Which foods are rich in prebiotics?
There is no need to buy fancy prebiotic supplements as they are all found right in your larder. These are mostly types of fibre which are found in legumes, fruits and vegetables. Our human gut, on its own, is not able to digest this fibre but our friendly bacteria can do that for us.
Foods rich in prebiotic potential are:
- Legumes, beans
- garlic , leeks and onions
- Jerusalem artichokes (not the usual kind)
The good gut bacteria then breaks down these fibres into a short chain fatty acid called butyrate. And this is a substrate for other good gut bacteria (which promote immunity and healthy digestion) to thrive on.
Which foods are rich in probiotics?
A high quality yogurt with active cultures can be a fabulous addition to the gut’s bacteria if you are able to have lactose and cow’s milk proteins. Fermented foods are also another good option as they already come packaged with the beneficial bacterial which thrive on the naturally occurring sugars and fibres in the food.
Foods rich in probiotic potential are:
- Pickles (unpasteurised) – as pasteurization kills off the bacteria.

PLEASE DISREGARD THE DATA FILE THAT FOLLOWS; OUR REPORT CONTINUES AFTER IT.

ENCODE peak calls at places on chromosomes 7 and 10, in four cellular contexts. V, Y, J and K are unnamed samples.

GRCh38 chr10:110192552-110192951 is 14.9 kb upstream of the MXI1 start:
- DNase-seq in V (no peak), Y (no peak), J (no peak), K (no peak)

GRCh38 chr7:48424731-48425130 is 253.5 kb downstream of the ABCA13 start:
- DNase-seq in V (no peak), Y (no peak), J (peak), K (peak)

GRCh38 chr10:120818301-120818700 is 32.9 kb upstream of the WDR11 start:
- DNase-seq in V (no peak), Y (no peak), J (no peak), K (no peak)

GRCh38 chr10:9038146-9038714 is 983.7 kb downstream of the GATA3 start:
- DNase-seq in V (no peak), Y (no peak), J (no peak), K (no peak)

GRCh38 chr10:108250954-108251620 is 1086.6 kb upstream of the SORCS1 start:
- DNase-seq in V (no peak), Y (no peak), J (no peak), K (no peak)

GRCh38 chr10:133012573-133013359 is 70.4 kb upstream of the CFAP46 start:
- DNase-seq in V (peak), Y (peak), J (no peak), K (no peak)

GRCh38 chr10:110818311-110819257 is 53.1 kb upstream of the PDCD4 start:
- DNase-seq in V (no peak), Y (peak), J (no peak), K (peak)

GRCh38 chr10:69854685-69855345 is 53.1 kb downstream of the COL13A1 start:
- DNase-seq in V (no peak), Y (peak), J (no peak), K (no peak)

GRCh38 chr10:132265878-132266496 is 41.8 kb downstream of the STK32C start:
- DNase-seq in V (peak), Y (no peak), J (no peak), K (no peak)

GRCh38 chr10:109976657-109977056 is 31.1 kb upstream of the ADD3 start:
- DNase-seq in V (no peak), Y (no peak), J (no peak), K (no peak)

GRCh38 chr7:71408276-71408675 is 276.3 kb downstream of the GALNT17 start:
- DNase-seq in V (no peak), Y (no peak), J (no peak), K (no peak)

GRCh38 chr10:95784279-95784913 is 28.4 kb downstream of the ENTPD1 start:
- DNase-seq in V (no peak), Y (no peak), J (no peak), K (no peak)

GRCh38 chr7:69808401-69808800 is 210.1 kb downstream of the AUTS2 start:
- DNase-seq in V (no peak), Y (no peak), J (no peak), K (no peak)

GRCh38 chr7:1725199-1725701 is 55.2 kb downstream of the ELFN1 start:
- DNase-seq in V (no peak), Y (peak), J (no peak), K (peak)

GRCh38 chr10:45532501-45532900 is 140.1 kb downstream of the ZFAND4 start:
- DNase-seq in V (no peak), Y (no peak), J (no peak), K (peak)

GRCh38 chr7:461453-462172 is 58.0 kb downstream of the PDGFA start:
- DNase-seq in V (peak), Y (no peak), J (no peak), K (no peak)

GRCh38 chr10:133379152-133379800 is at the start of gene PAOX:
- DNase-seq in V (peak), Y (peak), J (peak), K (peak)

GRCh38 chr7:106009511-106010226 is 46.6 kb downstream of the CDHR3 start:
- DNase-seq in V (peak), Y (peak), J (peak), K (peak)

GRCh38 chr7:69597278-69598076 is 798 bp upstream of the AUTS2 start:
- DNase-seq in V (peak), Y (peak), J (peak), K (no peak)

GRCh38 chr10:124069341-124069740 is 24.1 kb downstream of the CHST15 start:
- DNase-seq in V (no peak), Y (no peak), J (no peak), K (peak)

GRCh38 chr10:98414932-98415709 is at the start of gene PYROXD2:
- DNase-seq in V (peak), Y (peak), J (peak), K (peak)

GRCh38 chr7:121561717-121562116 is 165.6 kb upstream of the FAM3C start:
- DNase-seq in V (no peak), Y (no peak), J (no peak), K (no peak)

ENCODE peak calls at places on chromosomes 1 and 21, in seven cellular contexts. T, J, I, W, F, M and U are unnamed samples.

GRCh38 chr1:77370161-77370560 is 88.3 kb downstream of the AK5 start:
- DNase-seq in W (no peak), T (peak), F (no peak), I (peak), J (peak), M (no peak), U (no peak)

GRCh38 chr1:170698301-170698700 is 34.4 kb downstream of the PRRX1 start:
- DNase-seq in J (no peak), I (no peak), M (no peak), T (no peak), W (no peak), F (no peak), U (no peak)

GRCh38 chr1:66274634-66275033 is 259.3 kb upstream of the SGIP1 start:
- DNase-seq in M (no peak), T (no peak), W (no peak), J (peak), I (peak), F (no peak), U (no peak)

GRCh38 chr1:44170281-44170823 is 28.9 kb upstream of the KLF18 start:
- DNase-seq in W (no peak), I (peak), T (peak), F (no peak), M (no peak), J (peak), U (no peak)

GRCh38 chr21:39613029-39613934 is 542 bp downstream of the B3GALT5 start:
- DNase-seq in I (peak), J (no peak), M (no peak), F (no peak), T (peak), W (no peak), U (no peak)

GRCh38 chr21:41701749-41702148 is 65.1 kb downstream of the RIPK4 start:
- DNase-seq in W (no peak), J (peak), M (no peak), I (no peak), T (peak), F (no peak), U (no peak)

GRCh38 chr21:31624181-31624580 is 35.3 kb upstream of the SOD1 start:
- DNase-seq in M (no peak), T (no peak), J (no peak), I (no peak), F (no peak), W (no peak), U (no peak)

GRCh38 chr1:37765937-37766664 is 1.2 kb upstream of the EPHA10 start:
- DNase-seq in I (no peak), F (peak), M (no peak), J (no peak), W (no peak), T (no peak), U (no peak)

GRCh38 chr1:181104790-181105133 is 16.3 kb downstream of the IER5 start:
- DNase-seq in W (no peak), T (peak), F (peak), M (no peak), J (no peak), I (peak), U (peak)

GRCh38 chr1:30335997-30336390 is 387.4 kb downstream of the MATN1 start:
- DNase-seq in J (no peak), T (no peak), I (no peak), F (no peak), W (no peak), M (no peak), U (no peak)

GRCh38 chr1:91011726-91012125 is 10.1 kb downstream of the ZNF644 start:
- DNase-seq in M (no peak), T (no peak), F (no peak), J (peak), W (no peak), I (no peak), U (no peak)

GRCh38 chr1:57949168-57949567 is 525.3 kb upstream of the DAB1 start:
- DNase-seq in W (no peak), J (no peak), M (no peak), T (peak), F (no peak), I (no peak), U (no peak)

So, should I take a probiotic supplement then?
Probiotics typically come in a capsule, pills or in a liquid form and they contain LIVE beneficial microbes. But they vary in their microbial content. There are many products out in the market which make claims with no proof of efficacy.
Probiotics do not come along with the fibre which helps the microbes to thrive on, so if someone is not consuming these prebiotics, there is a good chance that the probiotics are not going to be effective.
It is also recommended that a good probiotic supplement has a wide variety of strains of microbes and not just a single strain. It should also have the ability to travel past the strong acid environment of the stomach and make its way successfully down to the colon to function.
So your gut microbiome plays an essential function in health and well being and having plenty of prebiotic and probiotic foods in the diet allows the gut to customise its own balance of good and bad bacteria for effective functioning.
Dr Mythili Pandi is a family doctor based at IMC Katong. She has been working closely with the Breastfeeding Mothers’ Support Group (BMSG) since 2010 and is an active volunteer with the charity. She is a certified lactation counselor and is a International Board Certified Lactation Consultant.